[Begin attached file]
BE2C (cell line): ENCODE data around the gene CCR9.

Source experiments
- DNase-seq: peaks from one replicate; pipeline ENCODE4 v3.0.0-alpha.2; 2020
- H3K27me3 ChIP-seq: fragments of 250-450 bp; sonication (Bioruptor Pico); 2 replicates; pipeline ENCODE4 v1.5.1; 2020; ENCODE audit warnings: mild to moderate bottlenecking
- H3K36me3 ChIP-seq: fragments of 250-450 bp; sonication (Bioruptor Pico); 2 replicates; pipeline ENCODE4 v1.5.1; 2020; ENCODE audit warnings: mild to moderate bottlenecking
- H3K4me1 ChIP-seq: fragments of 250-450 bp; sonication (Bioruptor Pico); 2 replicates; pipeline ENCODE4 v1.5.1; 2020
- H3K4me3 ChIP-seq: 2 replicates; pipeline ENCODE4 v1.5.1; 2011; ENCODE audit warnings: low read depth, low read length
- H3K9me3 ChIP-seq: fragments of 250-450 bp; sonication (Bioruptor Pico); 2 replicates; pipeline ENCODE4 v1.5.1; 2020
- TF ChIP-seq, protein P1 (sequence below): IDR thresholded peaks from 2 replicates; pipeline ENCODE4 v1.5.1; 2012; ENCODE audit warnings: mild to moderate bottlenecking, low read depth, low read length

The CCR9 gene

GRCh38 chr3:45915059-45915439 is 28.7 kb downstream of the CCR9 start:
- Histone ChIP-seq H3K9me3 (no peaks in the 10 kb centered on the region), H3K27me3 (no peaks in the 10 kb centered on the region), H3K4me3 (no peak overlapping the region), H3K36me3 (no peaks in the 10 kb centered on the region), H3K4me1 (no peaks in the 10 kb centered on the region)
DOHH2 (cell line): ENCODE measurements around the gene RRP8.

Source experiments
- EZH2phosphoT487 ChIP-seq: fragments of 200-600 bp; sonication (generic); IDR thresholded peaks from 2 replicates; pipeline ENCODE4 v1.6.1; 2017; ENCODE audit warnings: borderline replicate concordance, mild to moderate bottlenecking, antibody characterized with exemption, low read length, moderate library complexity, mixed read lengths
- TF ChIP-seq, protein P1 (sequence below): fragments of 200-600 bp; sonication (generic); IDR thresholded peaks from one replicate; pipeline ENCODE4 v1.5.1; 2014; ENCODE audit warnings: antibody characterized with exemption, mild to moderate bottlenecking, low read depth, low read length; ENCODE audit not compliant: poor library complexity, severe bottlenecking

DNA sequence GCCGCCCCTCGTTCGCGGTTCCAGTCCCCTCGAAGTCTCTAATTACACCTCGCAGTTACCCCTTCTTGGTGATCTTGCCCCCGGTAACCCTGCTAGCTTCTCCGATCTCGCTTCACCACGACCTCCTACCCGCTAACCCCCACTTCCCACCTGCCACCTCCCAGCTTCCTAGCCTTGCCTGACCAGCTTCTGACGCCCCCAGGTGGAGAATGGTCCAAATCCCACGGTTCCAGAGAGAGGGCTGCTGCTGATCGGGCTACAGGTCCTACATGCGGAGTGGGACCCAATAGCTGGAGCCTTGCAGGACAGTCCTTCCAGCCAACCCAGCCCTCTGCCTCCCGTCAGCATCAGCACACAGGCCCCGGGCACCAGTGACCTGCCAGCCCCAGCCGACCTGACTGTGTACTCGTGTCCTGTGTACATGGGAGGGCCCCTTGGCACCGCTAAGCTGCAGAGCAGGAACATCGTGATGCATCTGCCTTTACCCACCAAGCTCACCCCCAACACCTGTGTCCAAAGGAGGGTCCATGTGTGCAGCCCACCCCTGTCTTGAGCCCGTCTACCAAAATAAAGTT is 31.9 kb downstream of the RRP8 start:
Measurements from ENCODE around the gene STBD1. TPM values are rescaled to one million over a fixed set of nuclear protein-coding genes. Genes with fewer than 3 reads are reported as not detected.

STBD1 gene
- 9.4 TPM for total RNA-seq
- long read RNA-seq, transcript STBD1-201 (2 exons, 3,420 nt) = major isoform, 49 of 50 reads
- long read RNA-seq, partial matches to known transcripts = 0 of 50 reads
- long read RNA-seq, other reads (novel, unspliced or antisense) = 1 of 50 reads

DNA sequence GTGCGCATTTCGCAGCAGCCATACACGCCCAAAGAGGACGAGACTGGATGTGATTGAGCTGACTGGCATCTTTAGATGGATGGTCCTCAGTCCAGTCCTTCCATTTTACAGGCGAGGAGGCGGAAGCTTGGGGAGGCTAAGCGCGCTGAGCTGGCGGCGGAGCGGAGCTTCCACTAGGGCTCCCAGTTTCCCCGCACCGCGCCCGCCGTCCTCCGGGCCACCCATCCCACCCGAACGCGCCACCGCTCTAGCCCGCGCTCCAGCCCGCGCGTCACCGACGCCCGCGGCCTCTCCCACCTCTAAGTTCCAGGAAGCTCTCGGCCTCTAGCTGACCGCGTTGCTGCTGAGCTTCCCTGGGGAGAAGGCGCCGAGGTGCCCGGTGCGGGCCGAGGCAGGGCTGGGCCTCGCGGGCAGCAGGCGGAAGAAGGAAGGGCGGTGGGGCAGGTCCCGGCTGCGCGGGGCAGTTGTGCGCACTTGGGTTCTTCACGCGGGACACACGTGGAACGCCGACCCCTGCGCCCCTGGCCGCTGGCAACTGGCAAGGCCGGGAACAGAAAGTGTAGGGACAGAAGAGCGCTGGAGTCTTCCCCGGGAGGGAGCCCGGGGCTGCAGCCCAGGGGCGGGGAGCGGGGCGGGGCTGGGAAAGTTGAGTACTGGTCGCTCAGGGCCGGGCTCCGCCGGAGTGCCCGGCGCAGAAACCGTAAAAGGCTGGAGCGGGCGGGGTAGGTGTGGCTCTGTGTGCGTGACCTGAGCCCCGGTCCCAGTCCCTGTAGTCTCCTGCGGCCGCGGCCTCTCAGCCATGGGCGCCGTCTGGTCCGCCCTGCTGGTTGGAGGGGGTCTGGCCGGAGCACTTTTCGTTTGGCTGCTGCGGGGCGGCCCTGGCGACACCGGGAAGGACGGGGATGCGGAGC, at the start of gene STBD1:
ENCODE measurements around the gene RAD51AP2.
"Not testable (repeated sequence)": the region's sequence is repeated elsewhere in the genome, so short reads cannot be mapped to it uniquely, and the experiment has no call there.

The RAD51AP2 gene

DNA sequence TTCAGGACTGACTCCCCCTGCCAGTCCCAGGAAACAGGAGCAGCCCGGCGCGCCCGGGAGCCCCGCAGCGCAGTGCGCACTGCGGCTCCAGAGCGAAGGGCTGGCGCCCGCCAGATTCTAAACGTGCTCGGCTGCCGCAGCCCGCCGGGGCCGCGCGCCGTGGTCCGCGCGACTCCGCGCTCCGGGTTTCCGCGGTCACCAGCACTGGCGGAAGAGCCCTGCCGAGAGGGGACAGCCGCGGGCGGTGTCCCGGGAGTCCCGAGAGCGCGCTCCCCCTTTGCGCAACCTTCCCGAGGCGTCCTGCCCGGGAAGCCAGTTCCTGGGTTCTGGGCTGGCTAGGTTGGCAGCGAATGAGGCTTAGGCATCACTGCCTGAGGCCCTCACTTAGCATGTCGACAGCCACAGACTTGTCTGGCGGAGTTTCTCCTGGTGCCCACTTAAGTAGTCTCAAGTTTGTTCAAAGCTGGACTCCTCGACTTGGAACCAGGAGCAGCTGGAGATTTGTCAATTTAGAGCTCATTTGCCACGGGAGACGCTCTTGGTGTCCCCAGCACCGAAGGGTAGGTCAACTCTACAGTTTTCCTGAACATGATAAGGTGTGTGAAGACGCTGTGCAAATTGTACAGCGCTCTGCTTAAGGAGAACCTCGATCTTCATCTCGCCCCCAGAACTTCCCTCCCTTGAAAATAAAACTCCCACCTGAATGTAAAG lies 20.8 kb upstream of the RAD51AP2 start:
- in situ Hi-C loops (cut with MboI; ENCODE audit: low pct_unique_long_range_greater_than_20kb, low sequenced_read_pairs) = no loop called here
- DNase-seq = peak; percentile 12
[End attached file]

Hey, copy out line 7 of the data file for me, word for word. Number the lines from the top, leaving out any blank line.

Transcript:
- H3K4me3 ChIP-seq: 2 replicates; pipeline ENCODE4 v1.5.1; 2011; ENCODE audit warnings: low read depth, low read length